The Most Dangerous Place On Earth

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Sometimes I think we should forget stars or numerical ratings, and just rank books based on how many sittings it takes to read. Lindsey Lee Johnson’s The Most Dangerous Place on Earth was a one-sitting novel. I sat down to read during the hottest midday hours, and then  suddenly it was dark outside, and also I was hungry.

This novel takes teenage pain seriously, in the foundering of relationships and the ending of friendships, in social acceptance and personal identity. The story of high school students in a wealthy town really highlights the random elements that lead to wide-ranging consequences. The teen who’s hospitalized after a car wreck didn’t do anything more reckless than that classmates who survived unscathed. I don’t think the guy drying out in expensive rehab really had any more of a drinking problem than his peers. Although the students almost all come from this wealthy and privileged community, their ski trips and lacrosse games can only go so far to protect these teens from each other and themselves.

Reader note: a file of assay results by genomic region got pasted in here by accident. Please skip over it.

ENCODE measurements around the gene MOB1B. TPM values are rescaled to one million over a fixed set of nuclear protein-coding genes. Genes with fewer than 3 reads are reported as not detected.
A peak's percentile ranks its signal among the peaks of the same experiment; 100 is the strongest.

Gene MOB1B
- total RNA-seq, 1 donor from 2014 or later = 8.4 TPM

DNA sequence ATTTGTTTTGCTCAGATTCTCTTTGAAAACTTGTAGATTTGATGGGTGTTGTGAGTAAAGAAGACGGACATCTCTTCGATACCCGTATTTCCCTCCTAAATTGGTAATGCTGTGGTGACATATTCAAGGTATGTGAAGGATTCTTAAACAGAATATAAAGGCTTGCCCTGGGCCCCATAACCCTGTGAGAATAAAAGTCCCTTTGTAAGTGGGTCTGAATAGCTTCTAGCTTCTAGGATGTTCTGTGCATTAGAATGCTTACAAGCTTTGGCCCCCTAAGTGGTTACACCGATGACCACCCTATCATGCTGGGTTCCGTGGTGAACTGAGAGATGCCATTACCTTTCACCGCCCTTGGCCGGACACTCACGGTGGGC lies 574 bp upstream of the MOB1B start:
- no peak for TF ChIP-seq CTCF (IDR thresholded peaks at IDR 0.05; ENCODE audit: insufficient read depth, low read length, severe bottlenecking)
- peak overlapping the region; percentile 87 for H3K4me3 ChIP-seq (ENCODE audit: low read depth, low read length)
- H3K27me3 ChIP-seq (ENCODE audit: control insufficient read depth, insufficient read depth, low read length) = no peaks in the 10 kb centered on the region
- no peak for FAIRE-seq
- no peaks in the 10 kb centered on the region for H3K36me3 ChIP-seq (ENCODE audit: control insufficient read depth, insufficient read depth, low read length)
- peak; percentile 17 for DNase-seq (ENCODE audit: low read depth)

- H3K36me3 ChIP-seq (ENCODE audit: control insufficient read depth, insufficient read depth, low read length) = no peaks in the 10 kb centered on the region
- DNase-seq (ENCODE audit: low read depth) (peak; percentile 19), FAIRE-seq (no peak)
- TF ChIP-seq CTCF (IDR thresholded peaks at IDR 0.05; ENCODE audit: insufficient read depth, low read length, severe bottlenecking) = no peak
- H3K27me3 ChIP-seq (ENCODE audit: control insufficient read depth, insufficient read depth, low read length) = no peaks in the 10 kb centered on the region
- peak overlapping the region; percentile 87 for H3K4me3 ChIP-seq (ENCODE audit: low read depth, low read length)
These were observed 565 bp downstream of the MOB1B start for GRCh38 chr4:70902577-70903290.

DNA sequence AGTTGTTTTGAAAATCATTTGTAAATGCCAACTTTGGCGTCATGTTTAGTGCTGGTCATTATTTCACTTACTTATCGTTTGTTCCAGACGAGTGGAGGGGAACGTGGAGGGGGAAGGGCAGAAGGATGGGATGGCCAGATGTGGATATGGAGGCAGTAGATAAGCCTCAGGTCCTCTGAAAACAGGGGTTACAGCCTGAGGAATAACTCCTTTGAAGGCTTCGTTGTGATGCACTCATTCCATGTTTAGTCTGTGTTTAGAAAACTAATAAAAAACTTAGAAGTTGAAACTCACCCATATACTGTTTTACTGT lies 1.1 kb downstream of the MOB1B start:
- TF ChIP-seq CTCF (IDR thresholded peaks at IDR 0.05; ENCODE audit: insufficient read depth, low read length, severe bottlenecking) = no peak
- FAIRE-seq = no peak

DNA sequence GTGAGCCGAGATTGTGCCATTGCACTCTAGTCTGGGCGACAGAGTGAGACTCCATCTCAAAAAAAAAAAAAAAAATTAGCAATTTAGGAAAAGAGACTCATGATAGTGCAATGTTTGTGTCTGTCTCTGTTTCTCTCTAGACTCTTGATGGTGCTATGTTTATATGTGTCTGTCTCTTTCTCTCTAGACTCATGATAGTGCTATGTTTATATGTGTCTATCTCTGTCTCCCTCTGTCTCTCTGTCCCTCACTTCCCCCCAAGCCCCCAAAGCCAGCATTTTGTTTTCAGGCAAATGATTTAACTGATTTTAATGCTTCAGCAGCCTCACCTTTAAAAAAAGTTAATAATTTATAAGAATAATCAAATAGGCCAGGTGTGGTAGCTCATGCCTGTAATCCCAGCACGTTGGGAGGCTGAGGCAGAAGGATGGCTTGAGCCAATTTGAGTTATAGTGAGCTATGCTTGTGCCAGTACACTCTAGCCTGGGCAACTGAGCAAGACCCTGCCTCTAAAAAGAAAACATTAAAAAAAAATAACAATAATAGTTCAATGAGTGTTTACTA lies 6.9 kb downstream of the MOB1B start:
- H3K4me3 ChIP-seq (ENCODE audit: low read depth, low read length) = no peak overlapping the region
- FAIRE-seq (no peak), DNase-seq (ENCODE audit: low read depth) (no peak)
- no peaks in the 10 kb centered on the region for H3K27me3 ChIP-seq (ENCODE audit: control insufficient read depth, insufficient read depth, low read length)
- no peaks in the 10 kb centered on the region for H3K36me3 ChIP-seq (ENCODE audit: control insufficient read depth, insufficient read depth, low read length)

This novel has the same careful observation of social details that I loved in Curtis Sittenfeld’s Prep. For me, though, it was even more moving because I’m a lot closer to the first-year English teacher than to the teenage students, and that same careful eye looks at the would-be novelist, the wide-eyed first year, and jaded adult cliques of the staff room. By the end of the novel, the teacher who’s sleeping with (at least) one of his students goes totally unchecked, while the one who sends frantic Facebook messages to her students in the wake of a tragedy spends the next year being closely monitored by an more experienced teacher (one of the unenthused lifers found in every staff room) to ensure than no such inappropriate attachments form.

from Fiction Addiction


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